Q: What do you think of the early works of Daniel Defoe as a pioneering example? In your book, you describe Defoe’s use of the composite character–though people believed his early novels, like Robinson Crusoe to be partly true…
A: I know so little about him, but I do know that he was in business, and was a journalist. He was in jail, in a debtors’ prison. He traveled widely. He pushed the envelope of life and literature in all kinds of different directions. He lived the creative nonfiction life.
Q: Do you find that some younger writers resist getting their hands dirty? Creative Writing programs are absolutely terrific. They serve a definite purpose, and I believe in them. But they can limit student experience—keep students in the classroom focusing on craft and minimize the substance and material that make the craft useful. “Getting their hands dirty,” as you put it, is what life is all about and experiencing and capturing real life is what creative nonfiction is all about. There ought to be a better balance. I prefer the low-residency model, like Goucher College’s. Many students are older, and may be into their second or third lives. Creative writing programs can also discourage the opportunity to be a Hemingway or a Kerouac. To find the world and write about the world is part of the Great American Literary Tradition. The other problem I have is the emphasis on the MFA degree in hiring faculty. McPhee, Talese, Lillian Ross did not have and did not need an MFA. I don’t have an MFA degree, and I did alright.
Q: How might resistance to experiencing life first change? If I was the czar of a writing program, which I’m not right now, I would say you can’t be a graduate student in my creative writing program unless you are 30 years of age, or that you can show me you have something to write about that reflects a world view.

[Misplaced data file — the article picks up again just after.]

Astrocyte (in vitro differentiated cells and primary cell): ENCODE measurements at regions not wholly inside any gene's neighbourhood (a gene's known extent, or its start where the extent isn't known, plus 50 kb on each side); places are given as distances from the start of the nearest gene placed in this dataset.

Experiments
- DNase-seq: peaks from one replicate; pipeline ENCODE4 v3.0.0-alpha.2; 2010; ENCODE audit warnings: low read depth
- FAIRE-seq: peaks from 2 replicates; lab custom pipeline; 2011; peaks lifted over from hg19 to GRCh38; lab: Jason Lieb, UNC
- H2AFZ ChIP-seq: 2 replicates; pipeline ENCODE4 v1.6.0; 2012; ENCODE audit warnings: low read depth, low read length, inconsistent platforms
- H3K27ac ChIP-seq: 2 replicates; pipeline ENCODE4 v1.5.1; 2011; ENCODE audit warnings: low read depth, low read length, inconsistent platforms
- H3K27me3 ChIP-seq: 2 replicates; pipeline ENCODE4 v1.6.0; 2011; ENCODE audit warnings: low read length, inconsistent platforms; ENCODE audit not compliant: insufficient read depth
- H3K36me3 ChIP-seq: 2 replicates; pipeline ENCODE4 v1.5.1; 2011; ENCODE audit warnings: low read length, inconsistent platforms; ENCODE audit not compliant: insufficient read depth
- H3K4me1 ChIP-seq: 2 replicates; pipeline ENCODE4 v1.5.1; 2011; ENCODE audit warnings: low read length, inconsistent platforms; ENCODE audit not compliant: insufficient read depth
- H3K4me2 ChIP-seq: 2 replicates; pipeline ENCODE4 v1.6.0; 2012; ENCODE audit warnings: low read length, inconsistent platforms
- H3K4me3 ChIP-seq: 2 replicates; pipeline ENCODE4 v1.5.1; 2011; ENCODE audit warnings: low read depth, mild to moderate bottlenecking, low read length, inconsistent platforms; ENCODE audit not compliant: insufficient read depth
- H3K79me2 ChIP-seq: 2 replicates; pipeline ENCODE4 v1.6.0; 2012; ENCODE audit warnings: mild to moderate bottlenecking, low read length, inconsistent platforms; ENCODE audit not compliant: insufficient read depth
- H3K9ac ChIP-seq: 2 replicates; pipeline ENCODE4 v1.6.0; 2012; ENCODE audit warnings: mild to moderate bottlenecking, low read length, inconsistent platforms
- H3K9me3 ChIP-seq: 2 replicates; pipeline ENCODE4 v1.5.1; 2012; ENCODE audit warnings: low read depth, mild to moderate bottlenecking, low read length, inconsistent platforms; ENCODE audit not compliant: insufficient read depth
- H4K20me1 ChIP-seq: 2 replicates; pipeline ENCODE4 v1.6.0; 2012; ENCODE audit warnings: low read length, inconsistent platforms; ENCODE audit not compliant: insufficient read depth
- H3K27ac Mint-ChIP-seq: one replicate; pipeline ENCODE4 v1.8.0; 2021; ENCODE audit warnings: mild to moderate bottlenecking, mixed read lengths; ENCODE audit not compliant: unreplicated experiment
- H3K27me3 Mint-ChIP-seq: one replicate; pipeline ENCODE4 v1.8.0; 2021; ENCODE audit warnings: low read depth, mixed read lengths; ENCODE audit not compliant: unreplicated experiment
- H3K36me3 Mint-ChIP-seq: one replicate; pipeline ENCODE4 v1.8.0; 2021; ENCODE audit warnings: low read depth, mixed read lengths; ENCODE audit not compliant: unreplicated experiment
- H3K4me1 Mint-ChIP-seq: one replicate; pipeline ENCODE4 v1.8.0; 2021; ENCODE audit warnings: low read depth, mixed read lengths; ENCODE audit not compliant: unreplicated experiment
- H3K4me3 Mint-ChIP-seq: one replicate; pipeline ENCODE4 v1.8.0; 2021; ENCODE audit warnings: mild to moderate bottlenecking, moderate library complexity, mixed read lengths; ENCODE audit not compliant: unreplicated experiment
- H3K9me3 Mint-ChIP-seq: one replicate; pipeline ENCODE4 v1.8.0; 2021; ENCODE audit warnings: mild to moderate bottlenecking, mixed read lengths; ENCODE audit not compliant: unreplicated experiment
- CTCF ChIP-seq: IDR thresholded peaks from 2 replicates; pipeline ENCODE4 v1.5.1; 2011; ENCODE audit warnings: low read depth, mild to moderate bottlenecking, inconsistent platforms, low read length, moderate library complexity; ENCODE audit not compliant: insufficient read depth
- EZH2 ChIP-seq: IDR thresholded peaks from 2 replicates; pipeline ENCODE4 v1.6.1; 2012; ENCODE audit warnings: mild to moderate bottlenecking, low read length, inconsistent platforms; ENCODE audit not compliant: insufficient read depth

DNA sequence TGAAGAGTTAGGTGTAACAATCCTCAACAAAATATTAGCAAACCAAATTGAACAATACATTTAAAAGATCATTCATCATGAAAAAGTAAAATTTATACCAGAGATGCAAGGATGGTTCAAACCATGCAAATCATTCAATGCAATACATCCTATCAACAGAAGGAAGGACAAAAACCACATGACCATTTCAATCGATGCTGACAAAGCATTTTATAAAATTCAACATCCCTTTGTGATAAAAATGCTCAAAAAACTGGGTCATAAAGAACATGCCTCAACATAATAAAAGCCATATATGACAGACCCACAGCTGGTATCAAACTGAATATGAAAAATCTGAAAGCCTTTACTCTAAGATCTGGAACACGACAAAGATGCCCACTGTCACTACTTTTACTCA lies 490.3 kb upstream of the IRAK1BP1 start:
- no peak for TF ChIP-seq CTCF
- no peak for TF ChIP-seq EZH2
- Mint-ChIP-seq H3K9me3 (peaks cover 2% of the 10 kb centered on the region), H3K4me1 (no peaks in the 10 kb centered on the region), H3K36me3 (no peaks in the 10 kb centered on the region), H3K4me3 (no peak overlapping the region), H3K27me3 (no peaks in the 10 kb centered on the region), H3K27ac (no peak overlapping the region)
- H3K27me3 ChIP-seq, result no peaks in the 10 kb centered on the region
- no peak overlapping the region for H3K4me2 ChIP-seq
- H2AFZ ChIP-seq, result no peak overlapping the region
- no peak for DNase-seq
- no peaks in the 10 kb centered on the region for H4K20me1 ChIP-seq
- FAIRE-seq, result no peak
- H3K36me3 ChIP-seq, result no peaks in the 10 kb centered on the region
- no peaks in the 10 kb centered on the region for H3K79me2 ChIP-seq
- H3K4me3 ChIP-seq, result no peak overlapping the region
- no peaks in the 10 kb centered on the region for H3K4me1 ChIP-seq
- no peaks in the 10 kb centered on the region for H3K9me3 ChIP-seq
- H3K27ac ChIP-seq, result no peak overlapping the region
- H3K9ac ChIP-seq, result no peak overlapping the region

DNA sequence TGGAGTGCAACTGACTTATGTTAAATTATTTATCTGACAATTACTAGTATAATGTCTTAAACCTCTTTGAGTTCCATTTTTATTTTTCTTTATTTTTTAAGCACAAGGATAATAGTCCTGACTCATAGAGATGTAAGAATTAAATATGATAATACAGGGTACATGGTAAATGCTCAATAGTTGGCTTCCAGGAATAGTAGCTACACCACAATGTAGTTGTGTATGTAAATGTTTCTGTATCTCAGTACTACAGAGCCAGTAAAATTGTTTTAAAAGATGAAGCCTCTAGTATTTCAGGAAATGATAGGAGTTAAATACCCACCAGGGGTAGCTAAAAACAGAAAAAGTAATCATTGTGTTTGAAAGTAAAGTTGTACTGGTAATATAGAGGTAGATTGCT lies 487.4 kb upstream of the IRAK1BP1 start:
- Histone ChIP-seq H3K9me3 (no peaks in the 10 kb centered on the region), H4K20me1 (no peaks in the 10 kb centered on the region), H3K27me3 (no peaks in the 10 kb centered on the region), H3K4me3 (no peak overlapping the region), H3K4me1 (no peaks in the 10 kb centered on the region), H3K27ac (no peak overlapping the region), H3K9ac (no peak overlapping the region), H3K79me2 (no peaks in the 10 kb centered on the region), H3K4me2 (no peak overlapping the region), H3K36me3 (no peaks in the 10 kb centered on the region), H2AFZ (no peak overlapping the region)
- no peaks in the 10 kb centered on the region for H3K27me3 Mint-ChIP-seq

Q: What about a required internship in a blue-collar or similar job? Absolutely. The Peace Corps, Teach for America, the military—Starbucks, McDonald’s, being an EMT are all great ideas and ways to see something else in the world and connect with your readers. What the hell! We become writers because we want to make an impact, to change and inform people. If we don’t have the ammunition and experience to communicate and connect with the reader, we won’t be able to do much good.
Q: Along those lines, do you find that younger writers are less likely to use details about people, fearful of invading privacy or showing judgment/being offensive by describing someone’s girth, etc.? (An example, my students had such criticisms of “XXXL/The Giant” by Micheal Paterniti). Some people spend a good deal of time focusing on curating and selfie-izing their profiles and public images. In your view, how might this affect an ability to observe and report?
I honestly don’t think writers think a lot about political correctness and, if they do, they shouldn’t—or not until they allow themselves to be as vivid and expansive as possible. No writer should inhibit their spontaneous creative expression by worrying about who might be offended by their words, ideas, and observations. I think their editors should worry about that—or at least help them worry about that. But I do think, if you work hard enough, you can intimately describe people and places in evocative ways without being mean and hurtful.
On the other hand, people are very sensitive, and often, whatever you say, if it is in any way unflattering, and even if it isn’t all unflattering, you invariably get some blowback. And what’s so terrible about blowback, especially if your observations are rendered truthfully and with eloquent precision? And, frankly, in my experience, young people are much more apt to be more honest and direct and spontaneous than older folks. Universities—where young people learn their trade and shape their futures—fear criticism and litigation. The hesitations are enforced from higher up. Like I said, writers should open up, go for broke initially, then reassess in later drafts, with the help of their editors.